The Catholic Church is all of the above.  It is a body of worshippers who come together to celebrate the life, death, and resurrection of Christ.  It is a venue for fellowship and socializing.  It is a place to go when you are seeking answers.  It is a family brought together by a common purpose, a common faith.

The central point of our mass is the Eucharist.  To Catholics everywhere, the Eucharist and wine are the body and blood of Christ – it’s not a symbol – it is Christ’s gift to us every time Mass is celebrated.  It’s part of what unites us as Catholics.  Our mass is where we come together.  We gather with our friends, family, and neighbors.  We are joined by the communion of saints to proclaim our unity with each other and to share in the Eucharistic feast at the Lord’s table.

Sister Cheryl is leading a book study on Ron Rohlheiser’s book Our One Great Act of Fidelity: Waiting for Christ in the Eucharist.  It’s an easy read and discusses the author’s journey in discovering what the Eucharist means to him.  I have found it to be a very powerful book and it has given me many opportunities to think and to figure out my relationship with the Eucharist.

I have been on my own journey to rediscover/reaffirm/understand my faith.  I’m in no way perfect, or an expert on how someone should go about doing this.  However, I have a questioning spirit and am always seeking answers.  I have been attending the classes offered by our parish staff during this Lenten season.  These classes have afforded me the opportunity to learn about the beginnings of the Catholic Church, the mysteries of our faith that I didn’t learn earlier in life (or learned and have forgotten), and the opportunity to talk to other members of the parish who are willing to share their knowledge and experiences.  This is invaluable to me.

My challenge to myself is to truly ponder what the Eucharist means in my life.  I am trying to take the time to think about the beauty and history reflected in our Mass, and to think about what the Church (as an organization, as a body of worshippers, as a faith) means to me.

I invite others to join me on this journey.  Learn everything you can.  Ask the questions you need to when you are unsure.  Become involved – attend classes, discover adoration, come to Communal Penance.

“At Last. At Last. I’m Home At Last.”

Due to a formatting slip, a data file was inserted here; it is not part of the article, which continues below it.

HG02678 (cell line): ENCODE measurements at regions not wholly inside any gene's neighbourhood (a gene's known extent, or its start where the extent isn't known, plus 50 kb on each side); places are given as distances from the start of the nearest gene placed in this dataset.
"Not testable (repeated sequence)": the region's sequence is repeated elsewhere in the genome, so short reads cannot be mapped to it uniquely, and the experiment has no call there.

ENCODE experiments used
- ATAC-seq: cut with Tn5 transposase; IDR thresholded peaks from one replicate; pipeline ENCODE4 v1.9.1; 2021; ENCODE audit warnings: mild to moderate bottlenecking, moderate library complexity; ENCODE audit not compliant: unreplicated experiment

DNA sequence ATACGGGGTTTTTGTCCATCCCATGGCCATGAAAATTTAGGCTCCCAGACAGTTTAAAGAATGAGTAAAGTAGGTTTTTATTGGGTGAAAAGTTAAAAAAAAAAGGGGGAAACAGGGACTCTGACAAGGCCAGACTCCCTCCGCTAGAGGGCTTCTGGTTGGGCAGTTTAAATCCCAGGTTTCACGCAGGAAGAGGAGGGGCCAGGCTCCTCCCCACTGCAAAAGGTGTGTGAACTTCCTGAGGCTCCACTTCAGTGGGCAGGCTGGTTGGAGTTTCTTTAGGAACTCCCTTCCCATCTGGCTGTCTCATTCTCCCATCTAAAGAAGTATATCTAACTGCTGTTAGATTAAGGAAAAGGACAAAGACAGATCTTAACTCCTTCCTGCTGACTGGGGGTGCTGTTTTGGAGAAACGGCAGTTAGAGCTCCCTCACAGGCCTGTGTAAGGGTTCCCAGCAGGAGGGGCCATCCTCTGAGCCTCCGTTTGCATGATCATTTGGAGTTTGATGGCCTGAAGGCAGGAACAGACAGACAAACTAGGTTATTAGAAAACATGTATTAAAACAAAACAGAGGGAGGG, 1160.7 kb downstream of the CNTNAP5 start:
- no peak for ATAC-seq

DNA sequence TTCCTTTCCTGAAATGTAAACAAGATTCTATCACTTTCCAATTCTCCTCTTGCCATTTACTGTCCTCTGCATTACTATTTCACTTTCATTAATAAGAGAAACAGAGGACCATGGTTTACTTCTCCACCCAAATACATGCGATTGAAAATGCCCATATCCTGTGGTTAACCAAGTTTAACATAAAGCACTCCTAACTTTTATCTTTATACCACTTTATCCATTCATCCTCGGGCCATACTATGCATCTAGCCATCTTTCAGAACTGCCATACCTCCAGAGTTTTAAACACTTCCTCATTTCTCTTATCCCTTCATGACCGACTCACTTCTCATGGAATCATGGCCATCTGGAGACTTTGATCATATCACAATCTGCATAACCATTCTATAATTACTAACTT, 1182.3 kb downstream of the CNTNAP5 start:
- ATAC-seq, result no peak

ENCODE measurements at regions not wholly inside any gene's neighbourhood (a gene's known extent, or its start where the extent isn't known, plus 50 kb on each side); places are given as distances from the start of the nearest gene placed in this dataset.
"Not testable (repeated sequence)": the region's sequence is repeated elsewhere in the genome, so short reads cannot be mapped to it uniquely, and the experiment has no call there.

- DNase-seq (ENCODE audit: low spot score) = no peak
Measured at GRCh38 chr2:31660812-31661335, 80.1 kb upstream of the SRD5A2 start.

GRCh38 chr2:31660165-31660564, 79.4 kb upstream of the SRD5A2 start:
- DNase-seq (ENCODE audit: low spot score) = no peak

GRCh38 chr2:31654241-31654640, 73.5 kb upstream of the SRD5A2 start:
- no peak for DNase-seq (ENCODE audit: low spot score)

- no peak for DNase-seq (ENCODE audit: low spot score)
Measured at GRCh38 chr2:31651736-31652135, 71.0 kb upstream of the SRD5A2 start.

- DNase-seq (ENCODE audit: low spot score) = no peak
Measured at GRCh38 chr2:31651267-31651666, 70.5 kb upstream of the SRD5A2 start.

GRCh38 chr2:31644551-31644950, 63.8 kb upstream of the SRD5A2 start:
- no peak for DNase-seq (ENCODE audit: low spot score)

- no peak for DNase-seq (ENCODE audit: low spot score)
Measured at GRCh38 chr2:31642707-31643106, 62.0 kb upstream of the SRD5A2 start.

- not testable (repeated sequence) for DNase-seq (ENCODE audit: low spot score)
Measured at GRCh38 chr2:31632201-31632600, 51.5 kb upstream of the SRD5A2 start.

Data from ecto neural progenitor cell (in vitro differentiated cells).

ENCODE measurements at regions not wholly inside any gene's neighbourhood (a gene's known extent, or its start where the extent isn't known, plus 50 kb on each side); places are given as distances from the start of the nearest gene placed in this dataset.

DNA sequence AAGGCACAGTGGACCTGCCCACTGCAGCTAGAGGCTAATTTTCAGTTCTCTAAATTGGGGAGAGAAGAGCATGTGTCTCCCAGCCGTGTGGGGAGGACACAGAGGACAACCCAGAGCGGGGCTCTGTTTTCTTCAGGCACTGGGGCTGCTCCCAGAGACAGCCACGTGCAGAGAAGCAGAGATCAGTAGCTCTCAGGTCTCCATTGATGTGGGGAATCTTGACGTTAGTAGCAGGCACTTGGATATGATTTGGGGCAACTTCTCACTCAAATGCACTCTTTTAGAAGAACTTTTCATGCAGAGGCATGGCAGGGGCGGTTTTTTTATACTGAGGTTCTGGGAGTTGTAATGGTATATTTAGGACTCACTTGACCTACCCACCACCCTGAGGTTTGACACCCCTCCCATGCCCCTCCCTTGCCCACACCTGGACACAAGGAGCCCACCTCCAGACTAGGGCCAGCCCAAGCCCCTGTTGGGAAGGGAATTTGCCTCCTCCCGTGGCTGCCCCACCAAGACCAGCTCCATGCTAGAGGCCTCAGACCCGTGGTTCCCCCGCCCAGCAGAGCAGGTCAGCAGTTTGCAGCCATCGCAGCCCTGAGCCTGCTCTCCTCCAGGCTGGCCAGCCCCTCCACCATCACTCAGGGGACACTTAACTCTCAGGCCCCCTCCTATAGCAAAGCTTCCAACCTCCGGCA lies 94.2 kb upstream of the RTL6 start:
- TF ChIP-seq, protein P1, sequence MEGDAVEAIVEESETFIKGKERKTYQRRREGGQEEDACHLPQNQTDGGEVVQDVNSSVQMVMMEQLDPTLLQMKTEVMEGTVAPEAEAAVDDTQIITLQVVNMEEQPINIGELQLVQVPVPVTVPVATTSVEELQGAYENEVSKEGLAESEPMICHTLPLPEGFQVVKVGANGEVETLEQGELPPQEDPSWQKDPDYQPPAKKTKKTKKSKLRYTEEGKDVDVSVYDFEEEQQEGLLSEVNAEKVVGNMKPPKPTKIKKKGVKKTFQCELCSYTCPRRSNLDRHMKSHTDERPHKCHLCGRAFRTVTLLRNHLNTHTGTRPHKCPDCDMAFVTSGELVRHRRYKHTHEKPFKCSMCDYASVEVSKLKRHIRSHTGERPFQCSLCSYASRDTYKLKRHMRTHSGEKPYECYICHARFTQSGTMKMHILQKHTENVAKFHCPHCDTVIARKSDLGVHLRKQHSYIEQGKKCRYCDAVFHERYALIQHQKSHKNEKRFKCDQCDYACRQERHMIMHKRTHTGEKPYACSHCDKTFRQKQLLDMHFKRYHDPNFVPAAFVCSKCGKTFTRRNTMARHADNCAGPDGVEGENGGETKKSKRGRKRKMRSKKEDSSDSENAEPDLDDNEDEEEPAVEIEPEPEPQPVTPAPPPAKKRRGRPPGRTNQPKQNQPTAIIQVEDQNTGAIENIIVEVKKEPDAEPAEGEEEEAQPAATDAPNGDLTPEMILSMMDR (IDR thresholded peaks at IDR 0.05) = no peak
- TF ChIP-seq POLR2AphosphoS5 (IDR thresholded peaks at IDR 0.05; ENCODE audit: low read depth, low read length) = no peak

At church on Sunday, one of the points in the homily was an exercise Fr. Joseph had completed in college.  It was what each individual wanted to have written on their tombstone.  He said that one classmate wanted “Found a cure for cancer”; another wanted “Visited all the countries in the world”; and a third wanted “At Last. At Last. I’m Home At Last”.  The ensuing homily centered around the notion of “home”.

I got to thinking about my home.  I have had several in my life.  Homes that I lived in with my parents, homes I shared with my husband, places that felt like home, even though I didn’t live there.  When you are away from home, it is a struggle to to feel centered – to have a place that you can go to and be accepted, a place that is a refuge.

Lately I have been thinking that (re)finding my faith is like finding a home.  The Church has always been a constant in my life – even when I was away from it.  It was always in the back of my mind and heart.  Even though I came back a few years ago, I wasn’t really back.  I had issues that I needed to address.  But through the combination of various people I have met, the priests in my parish, and the reflection I have been doing, I think I have begun to find my way home….home to the faith community that means so much to me; that has meant so much to my family; that has allowed me to experience the beauty of the Mass again.

I had a priest tell me yesterday that “God is easy, it’s the people that make things difficult”.  I think that helped solidify my notion of home.  I know that I have a home in my faith, in my belief of God.  I also know that I have a home on earth with those who love me and with those who support me.  My home isn’t necessarily limited by the four walls holding up my house, but it is built by the hearts and hands that are there to hold me up when I am struggling.  To those people, I say thank you.